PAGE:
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As an experienced Long Island Divorce Lawyer and Family Law Attorney, some of the more common questions I receive from couples splitting up concerns relocation after the divorce. These questions can come from either the custodial parent, as in, “Can I move with my children after the divorce?” or the noncustodial parent, as in, “Can I prevent her from moving with my children after the divorce?”.

Relocation involves the custodial parent attempting to effectuate a move with the parties’ child or children. This move may only be to the next town over, but more likely, especially if it is being brought to the Court’s attention, this move could be to another county, state, or even country.

Long Island Family Law Attorney Answers: Can Custodial Parents Relocate After Divorce?

Relocation After Divorce Can Be Stressful for Children

There is wide consensus across many different fields and professionals that a big move is a very drastic change in a child’s life, especially right after his or her parents decide on a divorce. Such a move can be the result of many different factors in the custodial parent’s life. Some might want to move closer to their own family, others might be attempting to remove a child from a dangerous situation, or move the child into a school district better suited to meet the child’s needs, or it could be the custodial parent is seeking to “start over” with a new job or a new spouse.

Relocation Issues Are Often Contested

The issue may quickly become contested between the parents if the noncustodial parent believes the custodial parent is seeking to relocate for their own individual reasons. These reasons may be the “starting over” discussed above, or maybe the custodial parent is seeking to reduce his or her commuting time.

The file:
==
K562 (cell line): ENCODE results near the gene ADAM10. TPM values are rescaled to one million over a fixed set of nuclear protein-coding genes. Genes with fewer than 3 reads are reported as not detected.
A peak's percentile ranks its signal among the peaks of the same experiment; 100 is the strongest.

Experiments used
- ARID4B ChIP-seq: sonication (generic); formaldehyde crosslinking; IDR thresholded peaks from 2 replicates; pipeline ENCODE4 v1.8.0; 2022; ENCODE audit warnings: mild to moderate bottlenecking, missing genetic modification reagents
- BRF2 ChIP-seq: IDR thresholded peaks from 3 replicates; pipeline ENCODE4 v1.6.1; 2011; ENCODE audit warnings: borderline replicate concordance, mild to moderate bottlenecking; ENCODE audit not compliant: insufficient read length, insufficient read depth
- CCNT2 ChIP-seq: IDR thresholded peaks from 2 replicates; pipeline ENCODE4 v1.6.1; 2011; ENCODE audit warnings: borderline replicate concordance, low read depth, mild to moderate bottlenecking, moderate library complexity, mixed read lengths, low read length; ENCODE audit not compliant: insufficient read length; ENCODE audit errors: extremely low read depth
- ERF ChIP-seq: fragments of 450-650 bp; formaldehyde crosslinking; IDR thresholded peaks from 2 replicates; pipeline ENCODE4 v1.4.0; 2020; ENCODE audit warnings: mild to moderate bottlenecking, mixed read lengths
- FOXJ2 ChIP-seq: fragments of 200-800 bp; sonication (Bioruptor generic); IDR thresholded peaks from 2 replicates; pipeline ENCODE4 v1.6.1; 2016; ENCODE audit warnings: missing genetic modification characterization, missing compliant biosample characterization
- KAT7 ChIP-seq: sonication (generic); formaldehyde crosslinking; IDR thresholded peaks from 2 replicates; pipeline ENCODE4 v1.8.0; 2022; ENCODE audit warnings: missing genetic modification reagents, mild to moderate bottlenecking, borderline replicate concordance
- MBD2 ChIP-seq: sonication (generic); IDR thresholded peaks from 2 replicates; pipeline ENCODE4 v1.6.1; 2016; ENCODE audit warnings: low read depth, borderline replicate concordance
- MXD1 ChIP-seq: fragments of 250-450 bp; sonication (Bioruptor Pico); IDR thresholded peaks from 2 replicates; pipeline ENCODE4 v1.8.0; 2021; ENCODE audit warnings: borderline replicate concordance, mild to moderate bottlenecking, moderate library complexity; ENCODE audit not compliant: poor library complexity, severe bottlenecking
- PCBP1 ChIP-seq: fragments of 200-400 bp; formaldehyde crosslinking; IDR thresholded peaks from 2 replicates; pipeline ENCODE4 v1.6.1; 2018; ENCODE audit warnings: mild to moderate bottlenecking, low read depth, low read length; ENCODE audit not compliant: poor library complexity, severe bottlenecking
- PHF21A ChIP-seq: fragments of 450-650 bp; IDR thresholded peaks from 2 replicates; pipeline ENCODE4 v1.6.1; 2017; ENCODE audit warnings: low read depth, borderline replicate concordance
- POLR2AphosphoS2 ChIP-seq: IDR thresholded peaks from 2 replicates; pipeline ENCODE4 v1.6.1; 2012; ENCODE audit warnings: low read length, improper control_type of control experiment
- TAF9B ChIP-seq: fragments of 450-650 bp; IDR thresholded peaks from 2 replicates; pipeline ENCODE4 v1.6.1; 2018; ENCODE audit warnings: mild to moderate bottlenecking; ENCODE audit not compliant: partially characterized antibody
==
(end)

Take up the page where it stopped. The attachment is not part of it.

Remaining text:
Noncustodial Parent Has Rights to Oppose Relocation

Regardless of motive, the noncustodial has the right to oppose a Petition for Relocation or attempt to prevent relocation if he or she believes such a relocation will diminish meaningful contact between him or herself and the parties’ child or children. Absent an agreement between the parties, either party may Petition the Court with regards to a relocation. The custodial parent may petition the Court, again absent an agreement, if he or she wishes to relocate with the child, but the noncustodial parent may also petition the Court to oppose a relocation by a custodial parent.

Burden of Proof Is On Parent Seeking Relocation

When bringing, or opposing, a Relocation Petition, the burden of proof is placed on the parent seeking the relocation. What that means is that the custodial parent must prove, by a preponderance of the evidence, the proposed move would be in the children’s best interests.

Long Island Courts’ Concern is with the Child

While a parent, as an individual, may certainly relocate as he or she wishes, the Court’s main concern is whether or not that individual may move with the child. With the relocation of a child, the foremost issue is usually, as a result of the move, the noncustodial parent will have reduced access to the child. On top of seeing a parent less often than the child has become accustomed to, both pre- and post-divorce, the child will likely be changing schools, leaving friends and relatives, changing sports teams and other extra-curricular activities. As a result of the move, the child will also likely experience disruptions in his or her educational and social stability.

Tropea v. Tropea